Personally, I think this is one of the most powerful features of Python. The ability to literally shrink multiple lines of code into a single, concise, easily readable statement.

A list comprehension is normally written with brackets [] containing an expression followed by a *for* clause. Then zero or more *for* or *if* clauses.

The result will be a new list resulting from evaluating the expression in the context of the *for* and *if* clauses which immediately follows the expression. For example, this list comprehension combines the elements of two numeric lists if and when the variables are not equal:

```
>>> [(x, y) for x in [1,2,3] for y in [3,1,4] if x != y]
[(1, 3), (1, 4), (2, 3), (2, 1), (2, 4), (3, 1), (3, 4)]
```

and this single statement:

```
[(x, y) for x in [1,2,3] for y in [3,1,4] if x != y]
```

is equivalent to:

```
>>> jellybeans = []
>>> for x in [1, 2, 3]:
... for y in [3, 1, 4]:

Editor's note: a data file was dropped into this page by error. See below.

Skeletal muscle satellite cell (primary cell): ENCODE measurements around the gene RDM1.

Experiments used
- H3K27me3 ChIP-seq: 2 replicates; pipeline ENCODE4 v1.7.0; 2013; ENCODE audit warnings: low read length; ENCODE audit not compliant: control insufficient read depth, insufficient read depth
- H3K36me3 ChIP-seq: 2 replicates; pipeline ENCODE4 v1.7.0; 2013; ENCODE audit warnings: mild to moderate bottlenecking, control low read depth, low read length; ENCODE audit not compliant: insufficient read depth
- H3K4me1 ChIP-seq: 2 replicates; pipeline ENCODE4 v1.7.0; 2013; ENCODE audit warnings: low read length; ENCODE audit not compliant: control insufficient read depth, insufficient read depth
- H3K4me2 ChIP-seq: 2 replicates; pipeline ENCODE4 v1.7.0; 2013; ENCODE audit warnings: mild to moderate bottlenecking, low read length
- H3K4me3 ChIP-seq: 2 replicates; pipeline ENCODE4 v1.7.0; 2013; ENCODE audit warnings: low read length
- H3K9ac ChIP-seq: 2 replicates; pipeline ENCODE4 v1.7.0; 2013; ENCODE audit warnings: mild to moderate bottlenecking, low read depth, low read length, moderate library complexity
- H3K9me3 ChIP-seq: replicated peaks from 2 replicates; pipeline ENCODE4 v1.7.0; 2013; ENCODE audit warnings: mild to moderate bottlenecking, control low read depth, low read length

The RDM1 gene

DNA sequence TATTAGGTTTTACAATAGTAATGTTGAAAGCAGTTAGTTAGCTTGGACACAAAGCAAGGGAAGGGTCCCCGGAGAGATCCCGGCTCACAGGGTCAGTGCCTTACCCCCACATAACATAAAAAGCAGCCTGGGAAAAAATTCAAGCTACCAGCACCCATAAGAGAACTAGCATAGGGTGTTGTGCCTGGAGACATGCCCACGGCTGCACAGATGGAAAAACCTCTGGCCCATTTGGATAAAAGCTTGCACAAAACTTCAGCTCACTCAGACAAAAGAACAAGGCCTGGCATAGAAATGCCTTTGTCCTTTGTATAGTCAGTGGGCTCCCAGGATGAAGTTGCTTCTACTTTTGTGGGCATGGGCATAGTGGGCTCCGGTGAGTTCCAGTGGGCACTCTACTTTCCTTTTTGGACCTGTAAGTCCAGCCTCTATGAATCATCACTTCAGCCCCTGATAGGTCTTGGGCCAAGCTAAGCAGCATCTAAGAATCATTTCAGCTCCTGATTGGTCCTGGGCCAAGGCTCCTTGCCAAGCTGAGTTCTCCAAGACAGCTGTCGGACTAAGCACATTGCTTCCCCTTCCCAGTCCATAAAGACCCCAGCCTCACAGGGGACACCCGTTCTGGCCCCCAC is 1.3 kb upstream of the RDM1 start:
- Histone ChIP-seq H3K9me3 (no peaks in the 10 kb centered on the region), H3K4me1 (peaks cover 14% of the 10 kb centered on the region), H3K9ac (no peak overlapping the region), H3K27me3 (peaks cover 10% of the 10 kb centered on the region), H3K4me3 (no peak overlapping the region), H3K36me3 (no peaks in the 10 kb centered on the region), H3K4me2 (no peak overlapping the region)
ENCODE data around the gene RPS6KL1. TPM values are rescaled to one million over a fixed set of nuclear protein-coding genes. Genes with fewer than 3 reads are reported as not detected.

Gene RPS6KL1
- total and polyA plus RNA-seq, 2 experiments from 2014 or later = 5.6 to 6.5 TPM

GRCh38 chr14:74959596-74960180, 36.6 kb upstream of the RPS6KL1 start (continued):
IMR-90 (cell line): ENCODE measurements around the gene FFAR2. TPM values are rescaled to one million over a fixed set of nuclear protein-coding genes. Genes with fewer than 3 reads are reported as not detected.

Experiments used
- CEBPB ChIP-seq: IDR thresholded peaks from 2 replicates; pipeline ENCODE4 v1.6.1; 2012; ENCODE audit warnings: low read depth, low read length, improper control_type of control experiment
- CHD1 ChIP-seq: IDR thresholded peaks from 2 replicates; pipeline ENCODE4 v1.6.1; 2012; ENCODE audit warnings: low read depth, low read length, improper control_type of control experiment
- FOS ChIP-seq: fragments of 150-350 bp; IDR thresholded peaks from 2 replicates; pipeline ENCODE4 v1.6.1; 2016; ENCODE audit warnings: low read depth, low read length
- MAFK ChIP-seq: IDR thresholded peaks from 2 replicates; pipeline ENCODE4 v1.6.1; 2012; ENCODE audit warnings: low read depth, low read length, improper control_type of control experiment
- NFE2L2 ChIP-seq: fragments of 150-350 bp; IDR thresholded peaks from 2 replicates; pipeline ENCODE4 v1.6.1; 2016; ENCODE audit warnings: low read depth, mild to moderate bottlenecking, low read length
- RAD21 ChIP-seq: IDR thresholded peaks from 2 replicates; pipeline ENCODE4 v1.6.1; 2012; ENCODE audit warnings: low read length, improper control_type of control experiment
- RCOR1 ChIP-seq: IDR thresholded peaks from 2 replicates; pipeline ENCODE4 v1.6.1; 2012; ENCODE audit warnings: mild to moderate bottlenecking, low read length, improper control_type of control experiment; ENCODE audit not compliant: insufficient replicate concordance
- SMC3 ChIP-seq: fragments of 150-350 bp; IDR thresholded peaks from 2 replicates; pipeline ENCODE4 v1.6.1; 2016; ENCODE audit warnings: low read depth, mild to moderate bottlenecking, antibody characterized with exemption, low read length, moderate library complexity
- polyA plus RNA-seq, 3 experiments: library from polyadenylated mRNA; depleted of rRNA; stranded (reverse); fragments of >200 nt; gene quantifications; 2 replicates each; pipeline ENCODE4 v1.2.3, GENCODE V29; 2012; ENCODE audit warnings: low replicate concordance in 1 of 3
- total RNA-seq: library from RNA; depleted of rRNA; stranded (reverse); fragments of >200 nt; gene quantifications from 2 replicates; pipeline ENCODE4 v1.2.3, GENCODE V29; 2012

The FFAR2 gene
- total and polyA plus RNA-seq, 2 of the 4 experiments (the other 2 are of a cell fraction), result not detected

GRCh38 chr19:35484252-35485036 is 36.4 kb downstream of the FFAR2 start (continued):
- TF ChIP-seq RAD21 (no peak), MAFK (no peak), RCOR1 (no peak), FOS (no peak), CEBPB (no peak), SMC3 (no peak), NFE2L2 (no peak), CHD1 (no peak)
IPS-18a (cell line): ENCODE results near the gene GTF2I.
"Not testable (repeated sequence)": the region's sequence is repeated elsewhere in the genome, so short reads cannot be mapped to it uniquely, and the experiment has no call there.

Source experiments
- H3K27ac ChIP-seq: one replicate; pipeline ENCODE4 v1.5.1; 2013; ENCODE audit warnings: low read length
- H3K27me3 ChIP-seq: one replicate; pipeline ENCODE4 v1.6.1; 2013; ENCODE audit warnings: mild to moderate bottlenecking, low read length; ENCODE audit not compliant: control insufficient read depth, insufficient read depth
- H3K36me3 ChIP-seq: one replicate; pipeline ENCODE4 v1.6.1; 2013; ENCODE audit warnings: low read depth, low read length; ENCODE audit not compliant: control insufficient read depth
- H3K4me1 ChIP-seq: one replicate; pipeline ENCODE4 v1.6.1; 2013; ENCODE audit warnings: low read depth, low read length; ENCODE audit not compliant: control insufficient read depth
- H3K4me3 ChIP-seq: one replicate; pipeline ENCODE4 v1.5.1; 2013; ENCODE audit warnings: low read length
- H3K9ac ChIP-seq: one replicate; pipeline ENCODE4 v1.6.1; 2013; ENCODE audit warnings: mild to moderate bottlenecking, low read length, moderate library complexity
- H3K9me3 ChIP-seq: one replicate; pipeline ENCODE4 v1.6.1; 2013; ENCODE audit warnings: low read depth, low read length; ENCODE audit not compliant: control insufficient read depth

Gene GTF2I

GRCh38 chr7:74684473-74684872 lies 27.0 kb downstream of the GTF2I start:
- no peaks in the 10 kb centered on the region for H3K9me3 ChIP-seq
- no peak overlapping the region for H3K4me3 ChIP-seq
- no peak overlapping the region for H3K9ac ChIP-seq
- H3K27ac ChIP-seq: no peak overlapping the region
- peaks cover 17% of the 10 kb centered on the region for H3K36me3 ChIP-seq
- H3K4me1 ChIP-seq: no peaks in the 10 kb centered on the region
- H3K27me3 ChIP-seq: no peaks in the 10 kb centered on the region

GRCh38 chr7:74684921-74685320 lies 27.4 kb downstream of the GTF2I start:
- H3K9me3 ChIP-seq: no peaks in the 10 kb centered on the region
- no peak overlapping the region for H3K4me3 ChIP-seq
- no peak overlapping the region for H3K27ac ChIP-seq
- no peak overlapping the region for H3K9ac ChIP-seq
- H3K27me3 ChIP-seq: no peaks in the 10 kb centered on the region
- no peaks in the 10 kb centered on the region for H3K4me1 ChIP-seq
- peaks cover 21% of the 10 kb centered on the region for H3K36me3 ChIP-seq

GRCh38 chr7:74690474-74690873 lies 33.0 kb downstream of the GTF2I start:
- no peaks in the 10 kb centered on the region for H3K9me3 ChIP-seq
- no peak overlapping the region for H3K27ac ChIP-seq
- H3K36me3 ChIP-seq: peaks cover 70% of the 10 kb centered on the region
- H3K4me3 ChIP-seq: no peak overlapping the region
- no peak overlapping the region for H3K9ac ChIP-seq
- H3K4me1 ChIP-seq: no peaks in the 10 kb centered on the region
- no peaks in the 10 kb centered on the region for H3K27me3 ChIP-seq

... if x != y:
... print((x-y))
...
>>> jellybeans
[(1, 3), (1, 4), (2, 3), (2, 1), (2, 4), (3, 1), (3, 4)]
```

List comprehensions can contain multiple complex expressions and nested functions. Just look at how concise this reads.

```
>>> from math import pi
>>> [str(round(pi, i)) for i in range(1,4)]
['3.1', '3.14', '3.142']
```

The following list comprehension will transpose rows and columns:

```
>>> num_list = [
... [1, 2, 3, 4],
... [5, 5, 7, 8],
... [9, 10, 11, 12],
]
>>> [[row[i] for row in num_list] for i in range(4)]
[[1, 5, 9], [2, 6, 10], [3, 7, 11], [4, 8, 12]]
```

Which can also be written as:

```
>>> r = []
>>> for i in range(4):
... r.append([row[i] for row in num_list])
...
>>> r
[[1, 5, 9], [2, 6, 10], [3, 7, 11], [4, 8, 12]]
```

Which unbelievably, is equivalent to this much longer statement:

```
>>> r = []
>>> for i in range(4):
... r_row = []
... for row in num_list:
... r_row.append(row[i])
... r.append(r_row)
...
>>> r
[[1, 5, 9], [2, 6, 10], [3, 7, 11], [4, 8, 12]]
```

Pretty neat, huh? You can easily see why List comprehensions are one of Python's most powerful features.